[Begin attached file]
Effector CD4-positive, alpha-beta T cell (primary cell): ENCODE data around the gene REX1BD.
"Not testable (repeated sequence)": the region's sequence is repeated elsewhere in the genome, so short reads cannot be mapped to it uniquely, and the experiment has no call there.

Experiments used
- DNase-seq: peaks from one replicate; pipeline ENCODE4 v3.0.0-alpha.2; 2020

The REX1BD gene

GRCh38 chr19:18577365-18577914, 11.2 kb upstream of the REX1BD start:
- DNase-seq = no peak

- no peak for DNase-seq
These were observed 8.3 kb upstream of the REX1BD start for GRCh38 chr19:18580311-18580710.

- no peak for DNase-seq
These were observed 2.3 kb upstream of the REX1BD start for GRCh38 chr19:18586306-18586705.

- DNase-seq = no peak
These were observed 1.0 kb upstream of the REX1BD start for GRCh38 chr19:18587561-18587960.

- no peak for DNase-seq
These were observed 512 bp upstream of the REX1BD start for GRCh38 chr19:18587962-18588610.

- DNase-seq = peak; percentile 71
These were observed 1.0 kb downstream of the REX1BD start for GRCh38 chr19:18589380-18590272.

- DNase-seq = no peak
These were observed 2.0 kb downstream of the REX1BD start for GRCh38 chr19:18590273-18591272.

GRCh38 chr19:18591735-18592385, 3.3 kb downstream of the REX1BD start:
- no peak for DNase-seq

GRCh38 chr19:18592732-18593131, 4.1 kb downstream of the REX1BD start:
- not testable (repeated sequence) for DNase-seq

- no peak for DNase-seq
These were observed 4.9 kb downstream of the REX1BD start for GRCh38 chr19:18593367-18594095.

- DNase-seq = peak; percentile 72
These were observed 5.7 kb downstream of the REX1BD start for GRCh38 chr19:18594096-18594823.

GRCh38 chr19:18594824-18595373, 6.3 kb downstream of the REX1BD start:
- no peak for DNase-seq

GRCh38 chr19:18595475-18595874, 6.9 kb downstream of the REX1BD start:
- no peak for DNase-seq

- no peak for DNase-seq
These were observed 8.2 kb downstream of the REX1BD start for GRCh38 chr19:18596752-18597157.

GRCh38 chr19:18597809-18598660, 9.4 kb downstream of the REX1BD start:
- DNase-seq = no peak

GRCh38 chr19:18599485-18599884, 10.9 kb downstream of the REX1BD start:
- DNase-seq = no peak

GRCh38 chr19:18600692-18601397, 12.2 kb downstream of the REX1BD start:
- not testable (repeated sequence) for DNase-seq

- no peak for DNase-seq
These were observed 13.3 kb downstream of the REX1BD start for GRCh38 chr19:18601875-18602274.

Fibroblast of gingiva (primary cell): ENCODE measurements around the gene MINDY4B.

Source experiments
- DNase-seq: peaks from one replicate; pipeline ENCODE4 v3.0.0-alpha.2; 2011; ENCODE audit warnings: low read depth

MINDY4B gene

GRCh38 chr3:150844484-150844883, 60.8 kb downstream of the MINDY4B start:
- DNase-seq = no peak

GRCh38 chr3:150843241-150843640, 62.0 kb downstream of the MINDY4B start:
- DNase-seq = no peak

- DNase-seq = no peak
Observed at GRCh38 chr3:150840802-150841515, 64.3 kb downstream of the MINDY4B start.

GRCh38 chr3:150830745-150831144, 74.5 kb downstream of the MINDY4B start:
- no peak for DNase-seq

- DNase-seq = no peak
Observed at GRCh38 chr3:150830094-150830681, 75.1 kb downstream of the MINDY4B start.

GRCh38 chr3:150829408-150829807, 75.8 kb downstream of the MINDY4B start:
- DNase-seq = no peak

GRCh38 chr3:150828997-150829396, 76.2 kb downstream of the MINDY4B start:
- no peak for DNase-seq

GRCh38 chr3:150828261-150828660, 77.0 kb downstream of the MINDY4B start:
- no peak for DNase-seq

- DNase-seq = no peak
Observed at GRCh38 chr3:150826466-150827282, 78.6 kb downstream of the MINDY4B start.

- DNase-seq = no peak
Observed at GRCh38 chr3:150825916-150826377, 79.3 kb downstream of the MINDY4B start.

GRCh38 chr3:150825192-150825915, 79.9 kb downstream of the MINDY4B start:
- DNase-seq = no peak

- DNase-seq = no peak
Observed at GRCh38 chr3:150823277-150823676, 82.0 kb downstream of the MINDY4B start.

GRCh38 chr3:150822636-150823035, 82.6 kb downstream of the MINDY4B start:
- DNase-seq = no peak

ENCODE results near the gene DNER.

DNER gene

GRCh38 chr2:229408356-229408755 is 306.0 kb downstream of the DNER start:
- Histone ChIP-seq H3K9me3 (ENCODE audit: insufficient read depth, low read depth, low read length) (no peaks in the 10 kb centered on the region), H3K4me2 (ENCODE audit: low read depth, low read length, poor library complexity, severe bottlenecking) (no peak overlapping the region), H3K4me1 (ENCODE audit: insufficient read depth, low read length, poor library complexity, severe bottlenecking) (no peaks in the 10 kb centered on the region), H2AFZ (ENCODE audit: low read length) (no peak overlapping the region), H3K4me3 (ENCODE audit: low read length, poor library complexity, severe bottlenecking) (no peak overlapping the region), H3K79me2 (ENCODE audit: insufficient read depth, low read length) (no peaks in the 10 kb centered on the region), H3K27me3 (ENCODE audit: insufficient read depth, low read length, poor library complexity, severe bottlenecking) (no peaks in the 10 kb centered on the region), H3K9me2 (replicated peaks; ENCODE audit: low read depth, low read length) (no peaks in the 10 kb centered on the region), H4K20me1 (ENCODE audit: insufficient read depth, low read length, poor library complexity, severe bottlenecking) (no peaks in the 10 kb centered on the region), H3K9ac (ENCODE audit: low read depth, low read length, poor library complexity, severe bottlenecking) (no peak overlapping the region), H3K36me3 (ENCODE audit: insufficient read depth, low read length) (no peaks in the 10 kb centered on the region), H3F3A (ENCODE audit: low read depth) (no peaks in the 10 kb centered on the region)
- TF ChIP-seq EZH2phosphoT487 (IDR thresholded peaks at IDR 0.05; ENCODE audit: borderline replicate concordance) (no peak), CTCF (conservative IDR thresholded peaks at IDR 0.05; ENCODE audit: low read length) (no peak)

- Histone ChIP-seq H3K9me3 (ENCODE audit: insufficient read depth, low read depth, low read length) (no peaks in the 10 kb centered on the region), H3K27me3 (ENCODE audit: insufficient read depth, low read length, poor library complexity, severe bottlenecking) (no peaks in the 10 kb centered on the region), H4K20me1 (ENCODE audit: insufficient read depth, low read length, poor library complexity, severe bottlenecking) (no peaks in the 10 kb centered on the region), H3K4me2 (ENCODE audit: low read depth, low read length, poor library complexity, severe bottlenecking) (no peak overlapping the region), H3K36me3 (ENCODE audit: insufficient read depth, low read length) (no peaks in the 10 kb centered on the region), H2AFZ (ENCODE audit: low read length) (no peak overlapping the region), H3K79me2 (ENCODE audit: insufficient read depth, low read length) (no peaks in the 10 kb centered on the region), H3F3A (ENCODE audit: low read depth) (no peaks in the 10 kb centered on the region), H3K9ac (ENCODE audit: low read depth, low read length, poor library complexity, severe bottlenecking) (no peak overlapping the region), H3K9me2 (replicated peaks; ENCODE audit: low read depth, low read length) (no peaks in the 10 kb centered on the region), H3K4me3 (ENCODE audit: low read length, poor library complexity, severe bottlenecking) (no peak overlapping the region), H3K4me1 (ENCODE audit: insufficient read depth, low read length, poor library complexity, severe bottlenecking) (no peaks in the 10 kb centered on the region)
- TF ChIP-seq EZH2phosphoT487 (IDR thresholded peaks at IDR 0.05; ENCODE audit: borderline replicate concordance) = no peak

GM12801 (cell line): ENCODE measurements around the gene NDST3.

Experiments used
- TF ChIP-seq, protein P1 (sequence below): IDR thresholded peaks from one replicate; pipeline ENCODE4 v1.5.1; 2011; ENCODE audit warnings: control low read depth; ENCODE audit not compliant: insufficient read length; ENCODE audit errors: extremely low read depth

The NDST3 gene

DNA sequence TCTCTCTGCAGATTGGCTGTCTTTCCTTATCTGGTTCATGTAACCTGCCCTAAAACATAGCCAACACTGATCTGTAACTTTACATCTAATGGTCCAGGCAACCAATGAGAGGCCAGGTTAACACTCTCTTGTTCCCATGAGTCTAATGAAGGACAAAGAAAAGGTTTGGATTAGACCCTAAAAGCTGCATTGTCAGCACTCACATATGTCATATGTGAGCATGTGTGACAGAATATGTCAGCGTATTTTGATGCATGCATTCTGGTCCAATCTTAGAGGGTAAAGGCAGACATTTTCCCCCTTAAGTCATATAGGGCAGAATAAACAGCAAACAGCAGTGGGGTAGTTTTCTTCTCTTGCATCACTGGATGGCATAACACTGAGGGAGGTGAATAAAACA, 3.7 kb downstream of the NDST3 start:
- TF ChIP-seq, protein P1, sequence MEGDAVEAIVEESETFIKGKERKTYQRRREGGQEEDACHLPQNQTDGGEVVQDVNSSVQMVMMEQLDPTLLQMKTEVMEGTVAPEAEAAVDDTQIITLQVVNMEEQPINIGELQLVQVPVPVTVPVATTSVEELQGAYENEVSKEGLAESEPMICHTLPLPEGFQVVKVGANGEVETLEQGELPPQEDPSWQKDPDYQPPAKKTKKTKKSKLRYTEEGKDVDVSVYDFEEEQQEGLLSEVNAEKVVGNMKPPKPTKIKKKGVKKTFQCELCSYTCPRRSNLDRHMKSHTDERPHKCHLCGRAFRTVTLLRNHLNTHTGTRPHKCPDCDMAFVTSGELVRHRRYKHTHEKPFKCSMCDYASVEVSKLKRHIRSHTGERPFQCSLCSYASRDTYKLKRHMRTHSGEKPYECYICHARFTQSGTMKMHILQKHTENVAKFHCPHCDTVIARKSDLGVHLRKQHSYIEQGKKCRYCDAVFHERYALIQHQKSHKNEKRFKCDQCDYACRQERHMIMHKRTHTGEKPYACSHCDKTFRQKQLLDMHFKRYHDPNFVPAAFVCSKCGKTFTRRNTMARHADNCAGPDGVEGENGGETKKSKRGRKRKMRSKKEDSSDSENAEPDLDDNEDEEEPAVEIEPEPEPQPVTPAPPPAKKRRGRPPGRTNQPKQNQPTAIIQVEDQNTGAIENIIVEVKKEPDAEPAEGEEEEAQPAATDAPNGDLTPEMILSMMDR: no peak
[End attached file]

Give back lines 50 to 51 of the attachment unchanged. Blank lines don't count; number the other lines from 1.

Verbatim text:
- DNase-seq = no peak
Observed at GRCh38 chr3:150840802-150841515, 64.3 kb downstream of the MINDY4B start.